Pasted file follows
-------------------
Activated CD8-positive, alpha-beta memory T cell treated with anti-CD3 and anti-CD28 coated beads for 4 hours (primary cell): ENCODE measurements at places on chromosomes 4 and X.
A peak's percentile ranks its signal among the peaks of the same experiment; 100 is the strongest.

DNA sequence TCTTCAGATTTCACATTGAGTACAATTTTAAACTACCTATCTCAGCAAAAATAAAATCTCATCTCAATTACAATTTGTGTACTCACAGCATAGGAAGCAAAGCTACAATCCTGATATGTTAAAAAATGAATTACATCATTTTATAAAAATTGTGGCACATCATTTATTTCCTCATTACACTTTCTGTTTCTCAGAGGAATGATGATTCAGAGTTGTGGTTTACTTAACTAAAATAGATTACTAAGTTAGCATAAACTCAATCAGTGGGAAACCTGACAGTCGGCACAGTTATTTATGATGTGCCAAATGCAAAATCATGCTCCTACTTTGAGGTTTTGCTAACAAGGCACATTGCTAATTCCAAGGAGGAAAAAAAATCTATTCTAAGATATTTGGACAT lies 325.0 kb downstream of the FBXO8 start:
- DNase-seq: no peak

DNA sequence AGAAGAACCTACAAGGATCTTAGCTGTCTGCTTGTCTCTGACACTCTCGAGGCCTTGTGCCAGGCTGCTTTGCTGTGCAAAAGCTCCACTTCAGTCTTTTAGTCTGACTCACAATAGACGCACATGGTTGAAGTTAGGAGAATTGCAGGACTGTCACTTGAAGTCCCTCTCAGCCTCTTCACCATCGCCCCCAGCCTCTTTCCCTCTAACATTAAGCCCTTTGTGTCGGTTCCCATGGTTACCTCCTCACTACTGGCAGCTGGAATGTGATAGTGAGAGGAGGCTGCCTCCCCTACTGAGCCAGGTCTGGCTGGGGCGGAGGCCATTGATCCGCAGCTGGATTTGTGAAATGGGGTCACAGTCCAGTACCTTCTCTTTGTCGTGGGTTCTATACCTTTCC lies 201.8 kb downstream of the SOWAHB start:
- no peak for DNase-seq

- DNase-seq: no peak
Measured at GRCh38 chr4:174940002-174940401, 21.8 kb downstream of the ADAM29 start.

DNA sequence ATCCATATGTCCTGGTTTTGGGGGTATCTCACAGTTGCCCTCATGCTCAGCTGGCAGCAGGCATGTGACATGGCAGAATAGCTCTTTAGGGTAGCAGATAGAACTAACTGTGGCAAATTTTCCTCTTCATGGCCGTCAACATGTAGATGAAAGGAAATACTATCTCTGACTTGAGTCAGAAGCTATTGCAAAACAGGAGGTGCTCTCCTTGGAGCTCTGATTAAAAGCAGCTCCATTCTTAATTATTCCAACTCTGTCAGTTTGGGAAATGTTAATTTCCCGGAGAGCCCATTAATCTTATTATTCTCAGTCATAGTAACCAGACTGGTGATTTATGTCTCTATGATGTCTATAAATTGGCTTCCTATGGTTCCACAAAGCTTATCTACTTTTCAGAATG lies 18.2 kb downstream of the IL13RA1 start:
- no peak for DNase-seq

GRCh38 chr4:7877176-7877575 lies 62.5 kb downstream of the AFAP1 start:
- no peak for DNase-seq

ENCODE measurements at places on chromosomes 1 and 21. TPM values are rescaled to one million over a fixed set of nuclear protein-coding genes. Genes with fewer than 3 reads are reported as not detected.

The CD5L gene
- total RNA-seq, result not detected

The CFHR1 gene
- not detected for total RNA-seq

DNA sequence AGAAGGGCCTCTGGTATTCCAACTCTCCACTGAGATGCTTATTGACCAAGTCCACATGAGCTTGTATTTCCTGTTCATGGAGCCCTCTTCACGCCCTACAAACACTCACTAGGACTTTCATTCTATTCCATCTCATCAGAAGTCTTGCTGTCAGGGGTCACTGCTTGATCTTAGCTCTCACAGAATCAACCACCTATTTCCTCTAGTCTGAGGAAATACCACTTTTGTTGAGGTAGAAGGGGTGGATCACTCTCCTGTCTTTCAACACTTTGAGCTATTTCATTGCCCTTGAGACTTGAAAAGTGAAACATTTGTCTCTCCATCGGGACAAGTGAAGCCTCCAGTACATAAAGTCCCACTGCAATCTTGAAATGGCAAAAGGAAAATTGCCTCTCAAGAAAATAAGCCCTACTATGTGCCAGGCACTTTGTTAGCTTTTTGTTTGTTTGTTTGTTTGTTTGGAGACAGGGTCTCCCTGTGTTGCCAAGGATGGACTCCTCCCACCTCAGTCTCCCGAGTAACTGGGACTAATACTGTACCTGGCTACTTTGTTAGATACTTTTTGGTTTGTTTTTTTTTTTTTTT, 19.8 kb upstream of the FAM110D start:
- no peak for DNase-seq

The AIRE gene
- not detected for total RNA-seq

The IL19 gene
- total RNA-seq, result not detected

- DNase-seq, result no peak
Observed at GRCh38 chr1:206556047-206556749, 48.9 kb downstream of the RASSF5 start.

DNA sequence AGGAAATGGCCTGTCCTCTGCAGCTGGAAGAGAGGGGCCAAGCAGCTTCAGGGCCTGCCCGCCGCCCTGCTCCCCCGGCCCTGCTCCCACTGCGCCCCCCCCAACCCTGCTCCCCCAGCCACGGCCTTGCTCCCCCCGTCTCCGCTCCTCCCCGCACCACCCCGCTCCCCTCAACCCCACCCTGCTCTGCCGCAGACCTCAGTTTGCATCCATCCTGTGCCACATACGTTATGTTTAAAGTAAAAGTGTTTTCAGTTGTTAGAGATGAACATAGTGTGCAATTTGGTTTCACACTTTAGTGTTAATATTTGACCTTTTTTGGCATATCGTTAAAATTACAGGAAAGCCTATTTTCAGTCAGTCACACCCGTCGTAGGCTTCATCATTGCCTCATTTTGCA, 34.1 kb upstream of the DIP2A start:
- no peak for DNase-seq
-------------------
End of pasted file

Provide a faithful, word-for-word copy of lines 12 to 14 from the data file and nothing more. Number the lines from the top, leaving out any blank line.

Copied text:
- no peak for DNase-seq

ENCODE measurements at places on chromosomes 1 and 21. TPM values are rescaled to one million over a fixed set of nuclear protein-coding genes. Genes with fewer than 3 reads are reported as not detected.

The CD5L gene